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How long ago were 2×4 actually 4 inches?

AlanB4 | Posted in General Questions on

I live in a very old house in Ontario Canada and its built with actual 2x4s, i have no idea how old the house is so i’m hoping to get some idea by finding out when 2x4s were shrunk and assuming the house was built before that.

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  1. Expert Member

    Alan, Unfortunately there is no reliable way of fixing the date of a building by sizing the wall studs. You will have much better luck looking at the architectural style or, as most towns in Ontario have very good archives, checking for references to it or it's neighbours there.

  2. Expert Member

    Allan, Could you post a picture? We might be able to estimate based on the style. Which town?

  3. AlanB4 | | #3

    I would prefer not to post that kind of personal information, i apologize

  4. AlanB4 | | #4

    I've tried what i can think of, its balloon framed, brick basement walls, made with barn board walls, its the first time i have seen plaster-lath-plaster,barnboard (1.5in thick barnboard), 2x4, (no exterior sheathing) exterior wood siding and vinyl siding (added on top about 10 years ago)
    I have not pursued it seriously, i could spend time at the library going over very old records and maybe find some historians but thats a lot of effort which i don't really want to go through

  5. GBA Editor
    Martin Holladay | | #5

    The answer to your question varies from location to location. In general, homes built before World War II were likely to be built with rough-sawn full-dimension 2x4s. During the late 1940s or early 1950s, builders in many areas of North America switched to planed 2x4s that measure 1.5" x 3.5".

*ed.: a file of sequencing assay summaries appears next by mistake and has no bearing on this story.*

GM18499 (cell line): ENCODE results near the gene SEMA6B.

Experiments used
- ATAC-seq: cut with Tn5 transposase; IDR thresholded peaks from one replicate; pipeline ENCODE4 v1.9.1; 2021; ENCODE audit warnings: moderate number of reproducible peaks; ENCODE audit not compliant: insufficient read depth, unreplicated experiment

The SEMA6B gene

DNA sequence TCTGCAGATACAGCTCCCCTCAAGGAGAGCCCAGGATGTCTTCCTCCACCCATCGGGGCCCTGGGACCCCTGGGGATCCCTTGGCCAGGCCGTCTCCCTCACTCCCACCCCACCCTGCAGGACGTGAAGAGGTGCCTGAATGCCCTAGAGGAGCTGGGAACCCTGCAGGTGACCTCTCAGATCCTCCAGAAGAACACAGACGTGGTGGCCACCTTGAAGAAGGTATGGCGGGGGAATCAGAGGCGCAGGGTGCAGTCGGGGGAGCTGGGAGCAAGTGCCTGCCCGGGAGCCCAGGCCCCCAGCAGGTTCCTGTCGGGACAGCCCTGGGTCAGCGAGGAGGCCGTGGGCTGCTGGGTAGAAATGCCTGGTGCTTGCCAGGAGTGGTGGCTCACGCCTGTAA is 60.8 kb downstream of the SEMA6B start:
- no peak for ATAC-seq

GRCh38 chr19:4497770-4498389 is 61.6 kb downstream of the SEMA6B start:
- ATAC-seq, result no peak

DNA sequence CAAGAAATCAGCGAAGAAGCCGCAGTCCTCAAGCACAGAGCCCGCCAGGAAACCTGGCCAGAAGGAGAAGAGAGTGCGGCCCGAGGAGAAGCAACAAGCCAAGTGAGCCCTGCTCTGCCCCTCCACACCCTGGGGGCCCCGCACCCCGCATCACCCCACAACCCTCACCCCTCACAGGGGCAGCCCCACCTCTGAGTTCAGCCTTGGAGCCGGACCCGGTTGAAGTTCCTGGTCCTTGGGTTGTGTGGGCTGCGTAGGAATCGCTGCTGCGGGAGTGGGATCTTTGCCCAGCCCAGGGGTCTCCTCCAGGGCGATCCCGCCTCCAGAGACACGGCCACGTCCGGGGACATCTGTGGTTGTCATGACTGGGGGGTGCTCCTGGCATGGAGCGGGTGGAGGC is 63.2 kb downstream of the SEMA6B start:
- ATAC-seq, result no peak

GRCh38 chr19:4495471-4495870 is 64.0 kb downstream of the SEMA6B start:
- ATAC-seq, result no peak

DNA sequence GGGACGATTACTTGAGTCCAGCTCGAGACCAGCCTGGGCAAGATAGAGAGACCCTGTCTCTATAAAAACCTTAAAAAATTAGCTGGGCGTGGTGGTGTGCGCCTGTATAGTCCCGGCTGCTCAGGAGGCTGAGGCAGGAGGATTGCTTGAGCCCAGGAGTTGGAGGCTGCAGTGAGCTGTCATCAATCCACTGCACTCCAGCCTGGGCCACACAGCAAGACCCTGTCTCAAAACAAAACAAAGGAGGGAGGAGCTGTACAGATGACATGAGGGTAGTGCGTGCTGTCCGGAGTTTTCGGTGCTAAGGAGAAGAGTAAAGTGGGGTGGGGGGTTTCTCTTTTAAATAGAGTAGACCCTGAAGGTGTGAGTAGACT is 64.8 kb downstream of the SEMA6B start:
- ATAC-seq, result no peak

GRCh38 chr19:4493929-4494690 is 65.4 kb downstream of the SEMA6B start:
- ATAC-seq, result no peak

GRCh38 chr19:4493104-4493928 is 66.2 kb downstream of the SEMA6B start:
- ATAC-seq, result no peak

Here in rural Vermont, builders are still sometimes building new homes with rough-cut full-dimension 2x4s (or, more commonly, 2x6s) cut on a bandsaw mill. I built several homes like that in the 1980s.

  6. AlanB4 | | #6

    I see, mine are rough sawn and of course old. Any idea why they would have used barnboard then plaster then lath then plaster again and no exterior sheathing?
    Also was there a time when brick foundation walls were in general use or is that also variable?

  7. GBA Editor
    Martin Holladay | | #7

    Q. "Any idea why they would have used barnboard then plaster then lath then plaster again and no exterior sheathing?"

    A. It was fairly common for older wood-framed buildings to have siding installed directly on the studs, without any intervening sheathing. It's fairly common to see stucco-clad buildings in California without any sheathing, and clapboard siding was often installed directly on the studs in many older wood-framed buildings in the Northeast, especially in rural areas.

    It sounds like your house was built with attention to air sealing. The combination of materials you describe -- interior boards, plaster, then lath and a second layer of plaster -- makes for a fairly airtight interior finish surface.

  8. GBA Editor
    Martin Holladay | | #8

    Q. "Was there a time when brick foundation walls were in general use or is that also variable?"

    A. I'm sure that the demise of brick foundations happened at different times in different areas. Certainly, a house with a brick foundation was built before World War II. I'm going to guess that the heyday for brick foundations was 1890 to 1935.

  9. Expert Member

    Allan, No need to apologize - I wasn't thinking of the privacy implications. Quite understand.
    Hope this is of some help:

  10. kshenefiel | | #10